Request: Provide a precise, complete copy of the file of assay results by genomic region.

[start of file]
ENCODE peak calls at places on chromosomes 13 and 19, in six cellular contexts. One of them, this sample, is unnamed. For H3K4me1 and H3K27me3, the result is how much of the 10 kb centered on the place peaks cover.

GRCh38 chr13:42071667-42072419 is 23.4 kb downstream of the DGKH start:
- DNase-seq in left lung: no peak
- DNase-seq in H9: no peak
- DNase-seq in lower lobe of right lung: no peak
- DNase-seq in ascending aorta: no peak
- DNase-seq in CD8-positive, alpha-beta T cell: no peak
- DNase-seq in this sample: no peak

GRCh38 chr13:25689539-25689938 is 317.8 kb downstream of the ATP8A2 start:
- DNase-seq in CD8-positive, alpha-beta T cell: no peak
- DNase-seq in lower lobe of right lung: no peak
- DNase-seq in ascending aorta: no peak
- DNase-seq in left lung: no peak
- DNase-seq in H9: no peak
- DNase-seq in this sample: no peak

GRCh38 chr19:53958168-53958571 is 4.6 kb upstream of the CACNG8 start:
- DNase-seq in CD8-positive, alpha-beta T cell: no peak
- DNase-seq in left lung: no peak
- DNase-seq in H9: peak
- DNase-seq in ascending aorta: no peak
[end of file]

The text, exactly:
ENCODE peak calls at places on chromosomes 13 and 19, in six cellular contexts. One of them, this sample, is unnamed. For H3K4me1 and H3K27me3, the result is how much of the 10 kb centered on the place peaks cover.

GRCh38 chr13:42071667-42072419 is 23.4 kb downstream of the DGKH start:
- DNase-seq in left lung: no peak
- DNase-seq in H9: no peak
- DNase-seq in lower lobe of right lung: no peak
- DNase-seq in ascending aorta: no peak
- DNase-seq in CD8-positive, alpha-beta T cell: no peak
- DNase-seq in this sample: no peak

GRCh38 chr13:25689539-25689938 is 317.8 kb downstream of the ATP8A2 start:
- DNase-seq in CD8-positive, alpha-beta T cell: no peak
- DNase-seq in lower lobe of right lung: no peak
- DNase-seq in ascending aorta: no peak
- DNase-seq in left lung: no peak
- DNase-seq in H9: no peak
- DNase-seq in this sample: no peak

GRCh38 chr19:53958168-53958571 is 4.6 kb upstream of the CACNG8 start:
- DNase-seq in CD8-positive, alpha-beta T cell: no peak
- DNase-seq in left lung: no peak
- DNase-seq in H9: peak
- DNase-seq in ascending aorta: no peak